The Internet is a wonderful thing.
Anything is possible–you can buy houses, visit countries and cultures, gossip about Lindsay Lohan’s rehab sentence or Paris’ shrinking inheritance, and find other writers to share the highs and lows with.
Looking back, I don’t know what I would have done had I not gone surfing and stumbled upon my current critique group. For me, writing well was something I wanted to do so desperately, but not something I could talk about or share with anyone around me. And when I decided to pursue it, I mean, REALLY pursue it, I understood I couldn’t do it alone.
But how did I go about finding others to learn from? No one I knew had the same interest. I was a social hermit (and a techno idjit to boot), but I needed to get past my fear of reaching out and see where my keyboard could take me.
Joining a writing community was likely one of the smartest decisions I made, and when success rings my doorbell, I’ll know where credit is due. I strongly recommend any writers out there who are not part of a critique group to find one. There are many possibilities just waiting for your typing fingers to find on Google. I’m partial to the Critique Circle of course, but if you write for children, you can always find other writers at SCBWI who are interested in forming critique groups or have openings in current ones. Often Google searches can turn up face-to-face critique groups in your city or area, if you’re looking for a more interactive experience.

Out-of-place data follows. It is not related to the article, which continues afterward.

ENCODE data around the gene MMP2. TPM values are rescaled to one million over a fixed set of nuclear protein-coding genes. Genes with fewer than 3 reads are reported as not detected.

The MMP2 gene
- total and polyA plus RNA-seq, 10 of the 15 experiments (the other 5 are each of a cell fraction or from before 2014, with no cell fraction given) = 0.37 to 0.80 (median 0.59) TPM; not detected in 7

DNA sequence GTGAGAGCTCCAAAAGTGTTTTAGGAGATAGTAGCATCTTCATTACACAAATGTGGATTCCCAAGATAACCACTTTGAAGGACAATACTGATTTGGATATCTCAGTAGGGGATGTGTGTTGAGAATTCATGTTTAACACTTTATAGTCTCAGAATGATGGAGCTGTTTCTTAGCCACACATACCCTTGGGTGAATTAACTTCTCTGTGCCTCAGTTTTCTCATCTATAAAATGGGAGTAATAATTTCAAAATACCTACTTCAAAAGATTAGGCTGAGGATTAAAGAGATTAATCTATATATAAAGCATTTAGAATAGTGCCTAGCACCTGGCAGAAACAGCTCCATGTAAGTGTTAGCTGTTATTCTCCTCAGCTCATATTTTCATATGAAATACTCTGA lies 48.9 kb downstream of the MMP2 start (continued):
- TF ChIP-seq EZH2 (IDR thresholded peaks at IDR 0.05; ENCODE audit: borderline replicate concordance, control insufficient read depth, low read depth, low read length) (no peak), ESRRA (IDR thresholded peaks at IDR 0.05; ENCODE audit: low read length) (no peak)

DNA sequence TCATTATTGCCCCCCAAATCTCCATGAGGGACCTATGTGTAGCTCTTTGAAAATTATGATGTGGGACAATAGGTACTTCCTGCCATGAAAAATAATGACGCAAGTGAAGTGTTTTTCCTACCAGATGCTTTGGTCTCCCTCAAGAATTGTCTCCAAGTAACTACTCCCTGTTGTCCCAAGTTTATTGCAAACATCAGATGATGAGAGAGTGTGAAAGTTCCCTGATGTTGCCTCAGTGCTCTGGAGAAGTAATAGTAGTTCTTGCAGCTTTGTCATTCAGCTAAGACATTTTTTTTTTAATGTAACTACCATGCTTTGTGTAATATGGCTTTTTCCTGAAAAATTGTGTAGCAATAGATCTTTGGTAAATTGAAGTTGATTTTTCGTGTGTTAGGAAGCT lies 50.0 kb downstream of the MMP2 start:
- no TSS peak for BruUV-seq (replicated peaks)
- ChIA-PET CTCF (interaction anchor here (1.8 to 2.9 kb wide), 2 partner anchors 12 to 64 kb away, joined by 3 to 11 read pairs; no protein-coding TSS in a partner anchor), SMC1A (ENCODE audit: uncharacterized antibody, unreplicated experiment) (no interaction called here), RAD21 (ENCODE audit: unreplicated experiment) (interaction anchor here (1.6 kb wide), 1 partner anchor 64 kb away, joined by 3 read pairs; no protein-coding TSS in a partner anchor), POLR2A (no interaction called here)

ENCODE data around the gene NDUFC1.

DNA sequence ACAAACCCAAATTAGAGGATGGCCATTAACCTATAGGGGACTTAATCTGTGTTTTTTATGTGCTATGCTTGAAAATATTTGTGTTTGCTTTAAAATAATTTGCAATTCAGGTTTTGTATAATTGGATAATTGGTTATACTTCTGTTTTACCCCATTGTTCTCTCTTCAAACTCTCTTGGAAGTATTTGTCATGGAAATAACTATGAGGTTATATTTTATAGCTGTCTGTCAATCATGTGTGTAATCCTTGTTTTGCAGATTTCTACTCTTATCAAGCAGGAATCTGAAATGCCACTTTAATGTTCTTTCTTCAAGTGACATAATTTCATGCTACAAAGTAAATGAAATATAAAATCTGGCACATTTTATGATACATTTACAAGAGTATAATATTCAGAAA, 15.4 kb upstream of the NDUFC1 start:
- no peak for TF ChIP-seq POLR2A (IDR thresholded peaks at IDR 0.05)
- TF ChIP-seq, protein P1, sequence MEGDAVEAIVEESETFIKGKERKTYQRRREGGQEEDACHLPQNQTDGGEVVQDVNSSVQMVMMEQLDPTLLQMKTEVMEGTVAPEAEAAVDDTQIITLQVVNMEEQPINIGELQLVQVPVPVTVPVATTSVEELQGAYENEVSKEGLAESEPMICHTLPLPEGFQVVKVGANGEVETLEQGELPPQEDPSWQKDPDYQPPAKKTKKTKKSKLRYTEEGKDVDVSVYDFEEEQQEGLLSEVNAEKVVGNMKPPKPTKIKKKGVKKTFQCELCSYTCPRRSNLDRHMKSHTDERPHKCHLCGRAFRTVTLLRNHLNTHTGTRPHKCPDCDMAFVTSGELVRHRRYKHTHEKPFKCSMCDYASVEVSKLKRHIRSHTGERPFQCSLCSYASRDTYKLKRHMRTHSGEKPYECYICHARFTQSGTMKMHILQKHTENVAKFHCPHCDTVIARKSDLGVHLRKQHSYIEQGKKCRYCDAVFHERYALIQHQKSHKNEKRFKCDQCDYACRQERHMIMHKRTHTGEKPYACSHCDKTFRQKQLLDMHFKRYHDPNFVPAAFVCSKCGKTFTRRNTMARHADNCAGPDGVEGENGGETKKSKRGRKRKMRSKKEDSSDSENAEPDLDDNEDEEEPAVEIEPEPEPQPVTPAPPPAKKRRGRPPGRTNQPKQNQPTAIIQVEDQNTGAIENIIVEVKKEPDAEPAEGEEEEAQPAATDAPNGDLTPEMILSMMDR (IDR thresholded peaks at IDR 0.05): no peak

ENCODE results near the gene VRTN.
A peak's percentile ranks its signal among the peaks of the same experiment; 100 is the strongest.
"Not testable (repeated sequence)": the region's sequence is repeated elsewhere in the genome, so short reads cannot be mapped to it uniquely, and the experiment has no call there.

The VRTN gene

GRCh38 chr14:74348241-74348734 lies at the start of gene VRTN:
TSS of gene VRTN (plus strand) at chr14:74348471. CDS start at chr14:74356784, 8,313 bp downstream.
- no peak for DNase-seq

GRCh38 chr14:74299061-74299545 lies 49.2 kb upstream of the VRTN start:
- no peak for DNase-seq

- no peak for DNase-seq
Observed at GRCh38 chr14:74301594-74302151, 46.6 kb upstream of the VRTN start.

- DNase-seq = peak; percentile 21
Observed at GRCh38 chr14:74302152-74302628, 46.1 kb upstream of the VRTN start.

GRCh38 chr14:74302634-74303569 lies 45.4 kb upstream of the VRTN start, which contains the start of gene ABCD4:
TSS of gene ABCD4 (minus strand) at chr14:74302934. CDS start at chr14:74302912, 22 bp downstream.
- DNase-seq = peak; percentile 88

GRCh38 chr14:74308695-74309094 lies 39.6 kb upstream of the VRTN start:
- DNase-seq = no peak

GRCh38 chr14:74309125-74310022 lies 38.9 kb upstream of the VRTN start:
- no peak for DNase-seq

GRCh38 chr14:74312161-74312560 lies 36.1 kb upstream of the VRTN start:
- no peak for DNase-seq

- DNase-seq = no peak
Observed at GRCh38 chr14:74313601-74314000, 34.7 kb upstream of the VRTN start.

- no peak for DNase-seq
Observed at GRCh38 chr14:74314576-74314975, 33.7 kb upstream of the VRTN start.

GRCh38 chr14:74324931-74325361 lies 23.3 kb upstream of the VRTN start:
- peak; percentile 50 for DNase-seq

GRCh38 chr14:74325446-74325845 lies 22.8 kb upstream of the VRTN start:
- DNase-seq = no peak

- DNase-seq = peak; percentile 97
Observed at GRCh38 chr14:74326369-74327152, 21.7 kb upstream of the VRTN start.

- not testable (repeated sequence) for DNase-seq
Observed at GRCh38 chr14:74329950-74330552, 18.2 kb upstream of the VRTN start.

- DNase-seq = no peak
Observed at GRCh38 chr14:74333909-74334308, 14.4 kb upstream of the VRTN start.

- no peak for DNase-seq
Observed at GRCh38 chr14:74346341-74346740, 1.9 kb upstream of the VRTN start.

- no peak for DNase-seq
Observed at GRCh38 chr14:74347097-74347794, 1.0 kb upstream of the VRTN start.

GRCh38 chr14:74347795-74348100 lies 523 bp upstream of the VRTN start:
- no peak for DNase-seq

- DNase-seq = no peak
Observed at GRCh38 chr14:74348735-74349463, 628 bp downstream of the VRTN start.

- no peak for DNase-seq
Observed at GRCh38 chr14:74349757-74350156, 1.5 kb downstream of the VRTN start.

So WHEN is it time to get a critique group?
1) If your query letters announce you’re the next JK Rowling, it’s definitely time to get a dose of reality…and a crit group.
2) If you are starting to see your writing strengths emerge and are aware of your weak areas, its time to take the next step and get a critique group.
3) When you read other work (published or not) and feel you can suggest ways to make it better. Sharing your knowledge and thoughts leads to writing growth. Practice makes perfect–the more we help others, the easier it becomes to see waffle-y spots in our own pieces.
4) When you want someone to read your work and tell you what’s wrong with it (as apposed to them gushing how you’re going to be –yep, you guessed it– the next JK Rowling).
5) When you need the support of people who ‘get’ you. Only writers understand the highs and lows, the frustrations and the struggles. If you feel an overwhelming urge to reach out to someone who can relate, it’s time to find a critique group.
The right critique group can be life-changing, not just from the learning aspect, but on a personal level as well. I’ve met many online personalities whom I think of as friends first, and writers second.